Despite the fact that fertilization requires mutual, active participation by both eggs and sperm, gender roles are often projected onto reproductive biology, leading to the portrayal of eggs as passive and sperm as active. For example, the opening credits in the 1989 movie Look Who’s Talking portray a common perception of fertilization. As the Beach Boys’ song “I Get Around” plays in the background, we see sperm inside a women’s reproductive tract moving toward her egg. The scene is narrated by one of the sperm, though we can hear some of the other sperm talking. The narrating sperm tells the others, “Ok, follow me … I know where we’re going … I’ve got the map. Follow me kids, keep up.” Upon seeing the egg, the sperm says “I think I see something … this is it, this is definitely it … jackpot!” to which another sperm relies “Yee haw!” We then see a bunch of sperm on the outside of the egg, seeking entrance through the egg membrane – a difficult task as evidenced by the lead sperm stating, “kinda tough here.” The egg then envelopes one sperm as it cries “Ohhh, ohh, I’m in, I’m in.” In this scene, the egg is portrayed as passive, merely drifting along waiting to be discovered by the sperm, whereas the sperm is active, strong, and on a mission to reach the egg.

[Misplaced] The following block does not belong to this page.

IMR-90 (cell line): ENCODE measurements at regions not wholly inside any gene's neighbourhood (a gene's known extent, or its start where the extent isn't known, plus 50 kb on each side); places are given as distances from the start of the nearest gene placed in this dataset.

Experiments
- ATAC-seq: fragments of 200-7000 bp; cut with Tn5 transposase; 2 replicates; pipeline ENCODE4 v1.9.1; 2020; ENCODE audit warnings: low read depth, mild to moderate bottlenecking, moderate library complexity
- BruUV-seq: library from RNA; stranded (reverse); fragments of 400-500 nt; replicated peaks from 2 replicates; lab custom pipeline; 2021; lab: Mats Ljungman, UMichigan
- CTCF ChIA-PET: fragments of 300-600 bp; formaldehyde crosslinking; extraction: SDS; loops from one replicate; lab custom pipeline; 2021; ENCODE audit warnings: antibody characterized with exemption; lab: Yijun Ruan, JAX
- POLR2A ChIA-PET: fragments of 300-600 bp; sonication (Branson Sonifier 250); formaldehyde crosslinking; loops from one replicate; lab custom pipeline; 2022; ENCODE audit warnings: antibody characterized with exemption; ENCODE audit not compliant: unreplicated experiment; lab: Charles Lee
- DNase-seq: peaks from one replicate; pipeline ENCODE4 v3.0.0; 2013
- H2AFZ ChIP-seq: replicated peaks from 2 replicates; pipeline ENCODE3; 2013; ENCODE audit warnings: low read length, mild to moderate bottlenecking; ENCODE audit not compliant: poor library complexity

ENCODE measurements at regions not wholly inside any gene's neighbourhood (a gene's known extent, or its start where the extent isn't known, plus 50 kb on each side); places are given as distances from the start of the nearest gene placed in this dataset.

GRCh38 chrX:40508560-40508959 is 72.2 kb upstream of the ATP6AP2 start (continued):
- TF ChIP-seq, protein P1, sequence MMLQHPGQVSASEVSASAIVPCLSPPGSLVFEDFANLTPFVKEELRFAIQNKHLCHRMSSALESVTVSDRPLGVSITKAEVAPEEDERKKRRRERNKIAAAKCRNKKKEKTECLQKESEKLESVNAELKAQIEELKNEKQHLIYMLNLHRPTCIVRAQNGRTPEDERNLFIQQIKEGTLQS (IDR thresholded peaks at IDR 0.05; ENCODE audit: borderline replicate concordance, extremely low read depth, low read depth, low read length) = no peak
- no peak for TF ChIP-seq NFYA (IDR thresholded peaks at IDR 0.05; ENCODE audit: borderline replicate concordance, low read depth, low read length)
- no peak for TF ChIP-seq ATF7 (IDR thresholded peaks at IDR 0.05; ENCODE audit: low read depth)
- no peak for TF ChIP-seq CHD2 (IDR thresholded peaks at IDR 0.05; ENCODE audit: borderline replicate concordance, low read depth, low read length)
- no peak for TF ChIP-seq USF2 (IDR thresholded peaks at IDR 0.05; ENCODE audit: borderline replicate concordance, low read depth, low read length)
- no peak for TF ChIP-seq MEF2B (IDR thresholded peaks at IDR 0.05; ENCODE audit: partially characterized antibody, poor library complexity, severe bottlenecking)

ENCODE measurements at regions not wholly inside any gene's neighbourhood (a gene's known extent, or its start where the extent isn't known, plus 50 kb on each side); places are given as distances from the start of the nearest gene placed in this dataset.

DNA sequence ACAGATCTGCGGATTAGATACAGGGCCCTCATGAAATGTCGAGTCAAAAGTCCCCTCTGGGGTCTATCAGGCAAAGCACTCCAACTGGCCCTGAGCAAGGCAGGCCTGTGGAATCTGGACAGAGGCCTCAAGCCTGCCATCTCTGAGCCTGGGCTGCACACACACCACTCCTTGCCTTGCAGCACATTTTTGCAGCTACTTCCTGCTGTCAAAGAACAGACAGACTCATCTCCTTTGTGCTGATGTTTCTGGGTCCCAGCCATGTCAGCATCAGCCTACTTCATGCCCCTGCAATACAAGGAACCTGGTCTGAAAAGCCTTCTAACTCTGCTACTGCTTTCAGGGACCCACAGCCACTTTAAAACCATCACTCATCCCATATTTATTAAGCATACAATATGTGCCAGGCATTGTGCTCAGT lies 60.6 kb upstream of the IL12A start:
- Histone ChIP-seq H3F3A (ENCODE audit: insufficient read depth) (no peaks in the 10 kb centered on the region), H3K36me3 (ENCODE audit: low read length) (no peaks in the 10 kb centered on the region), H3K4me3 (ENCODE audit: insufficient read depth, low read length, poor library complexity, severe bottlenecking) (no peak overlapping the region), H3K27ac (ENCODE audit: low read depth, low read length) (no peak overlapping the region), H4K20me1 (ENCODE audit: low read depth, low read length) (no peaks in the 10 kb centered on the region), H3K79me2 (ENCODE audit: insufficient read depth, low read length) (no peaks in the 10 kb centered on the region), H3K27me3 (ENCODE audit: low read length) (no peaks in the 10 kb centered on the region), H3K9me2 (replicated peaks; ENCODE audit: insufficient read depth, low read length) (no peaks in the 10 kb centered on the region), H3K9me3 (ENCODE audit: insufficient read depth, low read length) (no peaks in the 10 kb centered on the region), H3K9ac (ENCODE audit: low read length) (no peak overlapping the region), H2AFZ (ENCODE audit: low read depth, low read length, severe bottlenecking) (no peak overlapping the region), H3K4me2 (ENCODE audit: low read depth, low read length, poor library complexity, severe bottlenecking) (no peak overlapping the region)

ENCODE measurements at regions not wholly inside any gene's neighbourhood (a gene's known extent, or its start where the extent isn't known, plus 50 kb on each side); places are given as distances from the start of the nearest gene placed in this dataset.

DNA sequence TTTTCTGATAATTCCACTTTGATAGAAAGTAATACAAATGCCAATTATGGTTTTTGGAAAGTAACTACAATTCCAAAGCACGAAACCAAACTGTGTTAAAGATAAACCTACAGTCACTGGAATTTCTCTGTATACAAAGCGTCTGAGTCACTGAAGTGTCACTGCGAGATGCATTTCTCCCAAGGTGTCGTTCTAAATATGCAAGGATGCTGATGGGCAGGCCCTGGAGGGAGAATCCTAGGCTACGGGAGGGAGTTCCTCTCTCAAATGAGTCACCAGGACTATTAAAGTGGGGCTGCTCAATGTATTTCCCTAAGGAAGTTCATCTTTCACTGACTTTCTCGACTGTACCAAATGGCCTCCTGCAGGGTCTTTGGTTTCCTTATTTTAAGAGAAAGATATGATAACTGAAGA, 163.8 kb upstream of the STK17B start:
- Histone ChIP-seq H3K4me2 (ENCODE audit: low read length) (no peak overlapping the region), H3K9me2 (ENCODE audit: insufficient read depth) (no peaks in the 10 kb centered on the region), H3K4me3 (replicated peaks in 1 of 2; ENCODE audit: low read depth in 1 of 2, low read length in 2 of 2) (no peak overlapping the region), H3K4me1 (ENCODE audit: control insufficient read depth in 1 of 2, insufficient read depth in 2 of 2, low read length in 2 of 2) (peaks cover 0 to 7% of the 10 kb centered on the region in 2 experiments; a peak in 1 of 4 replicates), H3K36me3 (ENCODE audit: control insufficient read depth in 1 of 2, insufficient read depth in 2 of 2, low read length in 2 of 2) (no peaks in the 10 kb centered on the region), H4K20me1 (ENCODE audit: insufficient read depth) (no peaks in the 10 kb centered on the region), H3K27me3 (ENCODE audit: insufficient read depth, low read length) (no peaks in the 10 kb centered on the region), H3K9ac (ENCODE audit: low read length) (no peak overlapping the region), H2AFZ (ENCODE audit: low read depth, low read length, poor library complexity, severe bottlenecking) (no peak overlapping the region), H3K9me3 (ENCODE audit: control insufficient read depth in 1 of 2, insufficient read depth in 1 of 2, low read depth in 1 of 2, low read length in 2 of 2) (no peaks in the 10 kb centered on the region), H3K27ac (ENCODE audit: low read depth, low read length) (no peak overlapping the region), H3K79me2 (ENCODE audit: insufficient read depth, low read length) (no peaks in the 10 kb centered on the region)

A colleague and I were interested in seeing if this misperception of fertilization is limited to the media or if it is also seen in scientific writing. We analyzed science textbooks from the middle school to the medical school level to determine if fertilization in human reproduction is described in gender biased language regarding the sentence structure, amount of information provided for female and male processes/parts, and neutrality in describing female and male processes/parts.
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